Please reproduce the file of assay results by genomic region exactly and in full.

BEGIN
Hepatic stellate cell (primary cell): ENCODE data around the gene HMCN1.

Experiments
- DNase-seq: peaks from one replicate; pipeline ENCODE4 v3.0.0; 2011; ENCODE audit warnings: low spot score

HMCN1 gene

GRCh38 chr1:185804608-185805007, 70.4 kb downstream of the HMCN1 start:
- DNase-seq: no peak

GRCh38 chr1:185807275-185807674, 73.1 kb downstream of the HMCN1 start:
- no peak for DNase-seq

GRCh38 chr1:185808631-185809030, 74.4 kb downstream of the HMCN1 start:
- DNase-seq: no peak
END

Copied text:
Hepatic stellate cell (primary cell): ENCODE data around the gene HMCN1.

Experiments
- DNase-seq: peaks from one replicate; pipeline ENCODE4 v3.0.0; 2011; ENCODE audit warnings: low spot score

HMCN1 gene

GRCh38 chr1:185804608-185805007, 70.4 kb downstream of the HMCN1 start:
- DNase-seq: no peak

GRCh38 chr1:185807275-185807674, 73.1 kb downstream of the HMCN1 start:
- no peak for DNase-seq

GRCh38 chr1:185808631-185809030, 74.4 kb downstream of the HMCN1 start:
- DNase-seq: no peak